This recipe can also easily be made vegan and gluten-free.

DAIRY-FREE CHEWY RICE KRISPIE SQUARES



1/4 cup dairy-free margarine or "butter" spread; I used Becel Vegan
250 g (or about 40 regular marshmallows; don't be afraid to put more than 40 in; equivalent to 5 cups of mini marshmallows)
1/2 tsp vanilla extract
5 cups Rice Krispies cereal (if you want it even chewier/gooier, go for 4-4.5 cups)

*Melt the margarine in a large pot (saucepan). Use low heat. When the margarine is completely melted, add in the marshmallows and stir with a mixing spoon until smooth. Remove from heat.
*Add the vanilla and stir.
*Add the cereal and stir. Make sure to get down into the "corners" of the pot and really mix things until the cereal is coated. If you are going for 4-4.5 cups, it'll be a little harder to mix things so the cereal is coated evenly, but they'll still taste good if you can't.
*Use your dairy-free margarine to butter a 9x13 pan (consider using and 8x8 if you went for the 4 cups; you'll have thicker squares, but with the 9x13, they are very thin). Pour/scrape the Rice Krispie mix into the pan. Use a buttered (buttered with your dairy-free margarine, of course) spatula to push the mixture into place and smooth it out.
*Cut into your desired size of squares.

**Vegan alternative: Make sure your margarine is vegan and use vegan marshmallows.
**Gluten-free alternative: Use gluten-free Rice Krispies or other brand of gluten-free rice crisp cereal.


That's it! Stay tuned for the shortbread cookies. :)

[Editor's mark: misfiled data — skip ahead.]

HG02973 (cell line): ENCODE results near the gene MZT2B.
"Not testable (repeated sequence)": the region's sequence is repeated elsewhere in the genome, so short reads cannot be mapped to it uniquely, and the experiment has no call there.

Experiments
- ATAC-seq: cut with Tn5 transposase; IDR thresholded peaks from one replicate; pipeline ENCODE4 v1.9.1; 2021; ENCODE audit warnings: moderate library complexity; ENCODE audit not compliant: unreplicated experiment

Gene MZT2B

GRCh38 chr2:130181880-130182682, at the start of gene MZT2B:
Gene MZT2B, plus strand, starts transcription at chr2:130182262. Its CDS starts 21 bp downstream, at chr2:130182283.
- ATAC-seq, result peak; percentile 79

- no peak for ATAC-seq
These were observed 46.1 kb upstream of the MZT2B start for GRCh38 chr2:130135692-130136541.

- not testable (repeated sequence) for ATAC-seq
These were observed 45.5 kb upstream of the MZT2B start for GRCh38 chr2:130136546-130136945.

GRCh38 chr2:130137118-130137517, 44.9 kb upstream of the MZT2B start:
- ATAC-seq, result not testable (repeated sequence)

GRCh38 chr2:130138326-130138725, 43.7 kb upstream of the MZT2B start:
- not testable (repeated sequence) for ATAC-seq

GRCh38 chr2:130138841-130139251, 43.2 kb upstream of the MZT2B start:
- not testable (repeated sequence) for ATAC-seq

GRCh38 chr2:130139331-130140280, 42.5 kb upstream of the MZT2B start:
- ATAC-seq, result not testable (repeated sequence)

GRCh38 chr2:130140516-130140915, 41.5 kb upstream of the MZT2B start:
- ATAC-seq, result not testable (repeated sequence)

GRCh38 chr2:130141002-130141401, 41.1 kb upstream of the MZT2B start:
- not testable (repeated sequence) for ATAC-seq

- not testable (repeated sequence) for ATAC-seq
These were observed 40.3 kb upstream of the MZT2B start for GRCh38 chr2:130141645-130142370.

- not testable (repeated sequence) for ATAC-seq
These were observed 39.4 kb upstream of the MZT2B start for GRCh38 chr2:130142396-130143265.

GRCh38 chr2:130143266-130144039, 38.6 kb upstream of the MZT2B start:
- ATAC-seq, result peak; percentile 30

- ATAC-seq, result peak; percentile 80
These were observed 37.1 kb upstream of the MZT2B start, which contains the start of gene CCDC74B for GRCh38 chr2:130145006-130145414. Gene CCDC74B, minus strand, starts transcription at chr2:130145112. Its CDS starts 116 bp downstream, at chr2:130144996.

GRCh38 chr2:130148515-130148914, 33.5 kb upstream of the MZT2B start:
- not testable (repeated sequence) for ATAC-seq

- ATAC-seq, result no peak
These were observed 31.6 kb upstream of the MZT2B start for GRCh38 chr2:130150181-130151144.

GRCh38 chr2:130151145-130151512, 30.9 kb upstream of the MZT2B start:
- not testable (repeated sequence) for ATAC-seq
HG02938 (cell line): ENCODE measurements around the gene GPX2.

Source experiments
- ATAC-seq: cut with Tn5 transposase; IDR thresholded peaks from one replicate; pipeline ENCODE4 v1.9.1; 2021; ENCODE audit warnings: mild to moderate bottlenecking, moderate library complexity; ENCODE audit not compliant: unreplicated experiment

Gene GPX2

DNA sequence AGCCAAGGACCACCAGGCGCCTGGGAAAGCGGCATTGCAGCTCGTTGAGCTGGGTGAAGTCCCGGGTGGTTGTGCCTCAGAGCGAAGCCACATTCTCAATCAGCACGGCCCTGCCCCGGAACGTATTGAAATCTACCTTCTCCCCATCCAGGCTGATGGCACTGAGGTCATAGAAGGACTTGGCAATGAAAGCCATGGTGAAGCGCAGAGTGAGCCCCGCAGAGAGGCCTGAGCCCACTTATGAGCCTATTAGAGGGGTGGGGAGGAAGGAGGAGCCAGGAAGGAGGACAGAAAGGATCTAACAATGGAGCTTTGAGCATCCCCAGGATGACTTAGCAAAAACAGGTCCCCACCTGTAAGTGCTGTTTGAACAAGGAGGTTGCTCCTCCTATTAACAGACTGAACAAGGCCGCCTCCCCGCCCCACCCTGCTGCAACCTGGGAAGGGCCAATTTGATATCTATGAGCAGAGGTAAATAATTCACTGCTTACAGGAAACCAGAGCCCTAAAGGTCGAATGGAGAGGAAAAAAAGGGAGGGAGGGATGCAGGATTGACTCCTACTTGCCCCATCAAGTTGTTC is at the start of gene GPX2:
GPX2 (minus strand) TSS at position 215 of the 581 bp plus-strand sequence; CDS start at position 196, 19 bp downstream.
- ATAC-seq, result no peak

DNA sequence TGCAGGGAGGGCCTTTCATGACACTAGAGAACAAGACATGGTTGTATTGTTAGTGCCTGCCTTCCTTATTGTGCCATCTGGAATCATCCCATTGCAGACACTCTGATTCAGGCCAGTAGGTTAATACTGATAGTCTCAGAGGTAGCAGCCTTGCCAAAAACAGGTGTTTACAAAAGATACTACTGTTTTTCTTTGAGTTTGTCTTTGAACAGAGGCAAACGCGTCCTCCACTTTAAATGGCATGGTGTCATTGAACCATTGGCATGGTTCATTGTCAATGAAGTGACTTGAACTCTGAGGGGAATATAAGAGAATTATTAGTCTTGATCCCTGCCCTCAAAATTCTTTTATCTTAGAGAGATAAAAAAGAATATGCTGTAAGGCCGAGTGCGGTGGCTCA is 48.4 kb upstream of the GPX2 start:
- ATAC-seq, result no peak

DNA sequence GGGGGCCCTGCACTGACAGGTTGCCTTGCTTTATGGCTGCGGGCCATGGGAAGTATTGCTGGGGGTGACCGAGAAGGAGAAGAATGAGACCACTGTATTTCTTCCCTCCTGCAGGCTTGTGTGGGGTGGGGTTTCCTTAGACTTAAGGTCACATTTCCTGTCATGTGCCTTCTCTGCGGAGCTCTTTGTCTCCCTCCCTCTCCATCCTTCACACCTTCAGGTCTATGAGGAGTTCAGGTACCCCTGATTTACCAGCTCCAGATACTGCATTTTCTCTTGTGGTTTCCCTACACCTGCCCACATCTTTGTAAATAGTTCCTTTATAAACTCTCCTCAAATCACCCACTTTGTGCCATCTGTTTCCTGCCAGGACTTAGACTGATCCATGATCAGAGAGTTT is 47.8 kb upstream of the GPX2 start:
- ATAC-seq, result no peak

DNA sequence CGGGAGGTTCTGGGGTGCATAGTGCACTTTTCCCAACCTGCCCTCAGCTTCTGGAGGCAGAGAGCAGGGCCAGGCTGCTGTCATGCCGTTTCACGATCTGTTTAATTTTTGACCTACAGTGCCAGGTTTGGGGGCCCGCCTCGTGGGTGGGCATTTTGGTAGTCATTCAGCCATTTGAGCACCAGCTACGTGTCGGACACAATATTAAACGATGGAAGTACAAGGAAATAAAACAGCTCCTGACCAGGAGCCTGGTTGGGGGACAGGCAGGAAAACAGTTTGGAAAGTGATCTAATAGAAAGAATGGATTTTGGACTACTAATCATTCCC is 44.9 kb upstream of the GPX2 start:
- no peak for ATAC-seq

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For a little fun: How many of you remember this commercial?




Thursday, December 11, 2014

I Bought a Young Coconut--And Don't Know What to Do With It

We bought a regular coconut a few weeks back, it sat on the counter for more than a week, which meant that when I finally opened it up, it was already starting to rot.

I decided to try my first ever young coconut. I was, as it turned out, not very educated on the matter. I was surprised by the texture, the amount of water... But now it's been a few days and I still don't now what to do with it and I don't want it to go to waste!

What's your favourite simple recipe (I have some Medjool dates in the house, only some raw cashews for nuts, no Stevia, no bananas, (and no guarantee that there will be a single ripe banana at the store); not sure what else I have for a recipe) with young coconut? Peferably NOT a yoghurt or a smoothie; I've found a lot of recipes for those and it's not what I'm wanting to make. I guess I'm looking for a sort of treat?